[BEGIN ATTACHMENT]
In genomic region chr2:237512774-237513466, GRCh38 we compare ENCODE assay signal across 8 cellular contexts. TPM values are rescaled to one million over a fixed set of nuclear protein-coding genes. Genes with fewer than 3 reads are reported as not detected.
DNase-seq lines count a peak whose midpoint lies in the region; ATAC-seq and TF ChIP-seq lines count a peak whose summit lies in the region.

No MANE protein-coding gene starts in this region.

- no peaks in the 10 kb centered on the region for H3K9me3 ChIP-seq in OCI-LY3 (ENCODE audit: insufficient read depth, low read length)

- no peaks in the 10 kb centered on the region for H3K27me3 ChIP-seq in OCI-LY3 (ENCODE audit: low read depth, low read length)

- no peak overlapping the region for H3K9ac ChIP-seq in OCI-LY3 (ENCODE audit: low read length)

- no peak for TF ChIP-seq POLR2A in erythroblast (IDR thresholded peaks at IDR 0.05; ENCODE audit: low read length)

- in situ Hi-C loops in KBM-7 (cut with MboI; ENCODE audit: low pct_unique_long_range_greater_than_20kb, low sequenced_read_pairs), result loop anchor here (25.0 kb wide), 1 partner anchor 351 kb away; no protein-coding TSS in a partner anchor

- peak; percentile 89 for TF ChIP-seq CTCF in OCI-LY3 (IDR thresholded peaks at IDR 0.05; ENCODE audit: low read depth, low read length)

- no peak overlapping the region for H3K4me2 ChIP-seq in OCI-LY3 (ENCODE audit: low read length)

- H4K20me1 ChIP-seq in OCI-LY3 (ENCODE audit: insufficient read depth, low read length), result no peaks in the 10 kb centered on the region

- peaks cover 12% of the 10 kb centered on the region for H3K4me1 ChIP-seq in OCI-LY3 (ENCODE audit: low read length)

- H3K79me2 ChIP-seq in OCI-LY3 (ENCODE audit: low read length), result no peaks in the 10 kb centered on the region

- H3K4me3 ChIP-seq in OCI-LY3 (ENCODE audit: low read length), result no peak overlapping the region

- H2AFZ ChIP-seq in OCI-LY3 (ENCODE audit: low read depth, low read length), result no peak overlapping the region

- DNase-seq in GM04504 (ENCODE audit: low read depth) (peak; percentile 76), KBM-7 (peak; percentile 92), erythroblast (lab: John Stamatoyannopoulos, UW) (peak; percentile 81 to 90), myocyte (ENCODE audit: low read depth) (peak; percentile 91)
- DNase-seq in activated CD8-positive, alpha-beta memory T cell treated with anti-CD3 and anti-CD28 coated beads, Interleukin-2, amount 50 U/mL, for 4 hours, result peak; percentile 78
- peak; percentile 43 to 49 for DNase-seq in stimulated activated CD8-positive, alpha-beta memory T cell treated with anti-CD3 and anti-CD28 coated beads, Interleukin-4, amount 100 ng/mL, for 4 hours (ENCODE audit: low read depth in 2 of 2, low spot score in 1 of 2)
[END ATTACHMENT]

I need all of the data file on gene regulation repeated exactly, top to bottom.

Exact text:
In genomic region chr2:237512774-237513466, GRCh38 we compare ENCODE assay signal across 8 cellular contexts. TPM values are rescaled to one million over a fixed set of nuclear protein-coding genes. Genes with fewer than 3 reads are reported as not detected.
DNase-seq lines count a peak whose midpoint lies in the region; ATAC-seq and TF ChIP-seq lines count a peak whose summit lies in the region.

No MANE protein-coding gene starts in this region.

- no peaks in the 10 kb centered on the region for H3K9me3 ChIP-seq in OCI-LY3 (ENCODE audit: insufficient read depth, low read length)

- no peaks in the 10 kb centered on the region for H3K27me3 ChIP-seq in OCI-LY3 (ENCODE audit: low read depth, low read length)

- no peak overlapping the region for H3K9ac ChIP-seq in OCI-LY3 (ENCODE audit: low read length)

- no peak for TF ChIP-seq POLR2A in erythroblast (IDR thresholded peaks at IDR 0.05; ENCODE audit: low read length)

- in situ Hi-C loops in KBM-7 (cut with MboI; ENCODE audit: low pct_unique_long_range_greater_than_20kb, low sequenced_read_pairs), result loop anchor here (25.0 kb wide), 1 partner anchor 351 kb away; no protein-coding TSS in a partner anchor

- peak; percentile 89 for TF ChIP-seq CTCF in OCI-LY3 (IDR thresholded peaks at IDR 0.05; ENCODE audit: low read depth, low read length)

- no peak overlapping the region for H3K4me2 ChIP-seq in OCI-LY3 (ENCODE audit: low read length)

- H4K20me1 ChIP-seq in OCI-LY3 (ENCODE audit: insufficient read depth, low read length), result no peaks in the 10 kb centered on the region

- peaks cover 12% of the 10 kb centered on the region for H3K4me1 ChIP-seq in OCI-LY3 (ENCODE audit: low read length)

- H3K79me2 ChIP-seq in OCI-LY3 (ENCODE audit: low read length), result no peaks in the 10 kb centered on the region

- H3K4me3 ChIP-seq in OCI-LY3 (ENCODE audit: low read length), result no peak overlapping the region

- H2AFZ ChIP-seq in OCI-LY3 (ENCODE audit: low read depth, low read length), result no peak overlapping the region

- DNase-seq in GM04504 (ENCODE audit: low read depth) (peak; percentile 76), KBM-7 (peak; percentile 92), erythroblast (lab: John Stamatoyannopoulos, UW) (peak; percentile 81 to 90), myocyte (ENCODE audit: low read depth) (peak; percentile 91)
- DNase-seq in activated CD8-positive, alpha-beta memory T cell treated with anti-CD3 and anti-CD28 coated beads, Interleukin-2, amount 50 U/mL, for 4 hours, result peak; percentile 78
- peak; percentile 43 to 49 for DNase-seq in stimulated activated CD8-positive, alpha-beta memory T cell treated with anti-CD3 and anti-CD28 coated beads, Interleukin-4, amount 100 ng/mL, for 4 hours (ENCODE audit: low read depth in 2 of 2, low spot score in 1 of 2)